• Truncations allow for searching related words all at once

    • The * is usually used (! For Academic Universe databases) . For example:

      • child* would include: child, children, childhood, childproof, etc.


Searching more than just keywords field limiters
Searching More Than Just Keywords needField Limiters

  • Database field limiters allow you to specify your search within varied parameters for example:

    • Only full-text articles

    • Only peer reviewed (scholarly) publications

    • Date (or date range)




Electronic databases in general
Electronic Databases needIn General

  • Over 60 databases available

  • Not every article is available full text though many are

  • Abstracts (summary) is often available when full text is not


Electronic databases in general1
Electronic Databases needIn General

  • Accessible at any computer on the MCCC/JKC campus network

  • Most are available off campus, though you do need to use a password.

  • Can print/e-mail/download articles


Accessing databases remotely
Accessing Databases Remotely need

  • You can access most of the databases from any computer with internet access.

  • Use your student ID number (no dashes) and your last name to log into the databases. i.e.

  • Library issued IDs and passwords for students are no longer valid.


Remote login screen
Remote Login Screen need

Use your student ID number & last name

Use your previously issued User ID & password


Some useful databases
Some Useful Databases need

In general

  • Academic Search Premier (EBSCOHost)

    • Broadest of the databases covering everything from science to the humanities including many scholarly journals

    • Not every article full text

    • Need Acrobat Reader for some articles

      Biographical databases:

  • Biographies Plus – Biographical info

  • Literature Resource Center – Criticisms, Biographies, and other info about authors and their works.


Still more useful databases
Still more useful databases… need

For your news on your birthday:

  • New York Times Historical – Covering 1851- 2003

  • Academic Universe: News – Newspaper information including:

    • Washington Post (1977-present)

  • ABI Inform Global – Business info including:

    • Wall Street Journal (1984-present)

  • Microfilm: Time, Newsweek, US News & World Reports (1950- 1998). Databases about 1991-prresent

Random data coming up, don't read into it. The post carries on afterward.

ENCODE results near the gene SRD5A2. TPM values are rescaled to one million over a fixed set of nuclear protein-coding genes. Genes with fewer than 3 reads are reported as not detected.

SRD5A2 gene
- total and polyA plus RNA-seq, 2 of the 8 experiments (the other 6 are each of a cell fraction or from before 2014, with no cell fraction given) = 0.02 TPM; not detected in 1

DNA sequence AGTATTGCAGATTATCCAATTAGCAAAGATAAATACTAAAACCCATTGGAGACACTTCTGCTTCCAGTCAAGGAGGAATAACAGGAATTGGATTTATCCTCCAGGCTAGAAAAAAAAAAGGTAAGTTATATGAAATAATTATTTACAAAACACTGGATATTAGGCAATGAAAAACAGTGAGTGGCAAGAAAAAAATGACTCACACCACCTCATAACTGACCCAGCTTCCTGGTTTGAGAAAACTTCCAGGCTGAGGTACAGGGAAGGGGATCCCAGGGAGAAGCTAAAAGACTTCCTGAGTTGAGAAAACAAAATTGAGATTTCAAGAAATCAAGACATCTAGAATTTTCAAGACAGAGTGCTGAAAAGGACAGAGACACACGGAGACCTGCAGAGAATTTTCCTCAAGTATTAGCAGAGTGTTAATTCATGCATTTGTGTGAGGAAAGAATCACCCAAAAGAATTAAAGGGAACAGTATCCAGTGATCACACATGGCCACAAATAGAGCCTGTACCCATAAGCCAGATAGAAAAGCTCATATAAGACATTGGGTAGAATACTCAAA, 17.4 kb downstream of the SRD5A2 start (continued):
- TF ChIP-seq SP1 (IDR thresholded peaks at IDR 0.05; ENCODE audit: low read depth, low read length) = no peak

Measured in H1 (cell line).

More databases
More Databases need

  • Academic &Universe: Reference

    • Country Profiles

  • A number of subject specific databases are available covering:

    • Criminal Justice (Criminal Justice Periodical Index)

    • Architecture (Architectural Index)

    • Education (Proquest Educational Journals)

    • more

  • Also other resources

    • Encyclopedia Britannica

    • Oxford English Dictionary

    • AP Photo Archive – News & historical photographs



What is a databases
What is a databases? need

  • A collection of electronically searchable information (frequently, but not limited to, periodical articles) that is accessible via the internet

  • Access to this information is by paid subscription only (paid by the library).

  • It is accessible via the internet, but it is not truly web information.


Database info webpage info
Database info need≠Webpage info

  • Though both use a browser (like Netscape or Explorer) the information is not the same.

  • Database info comes from known sources of information such as Newsweek or The New York Times.

  • Web information can be put up by anyone hence the quality of this information varies greatly from site to site.


Database info webpage info1
Database info need≠Webpage info

  • Accuracy: Editors & fact checkers insure this for periodicals, can’t tell if it’s done for many websites.

  • Authority: Articles are written by experts or people who have researched a subject, with web info it can be hard to tell if the writer is an expert.

  • Objectivity: Periodicals strive to give an unbiased presentation of information, some websites can be very opinionated


Database info webpage info2
Database info need≠Webpage info

  • Currency: Periodicals always have a given date (i.e. Spring 2002, January 2005), often you can’t tell how old web info is.

  • Coverage: Periodical articles, especially journals cover their subject thoroughly (though sometimes it can be very narrow), web info tends to be abbreviated (20 page journal articles are common, 20 page web pages are not).


One useful website
One useful website… need

Occupational Outlook Handbook (from the Department of Labor) at: http://www.bls.gov/oco/

…a hard copy is also in the library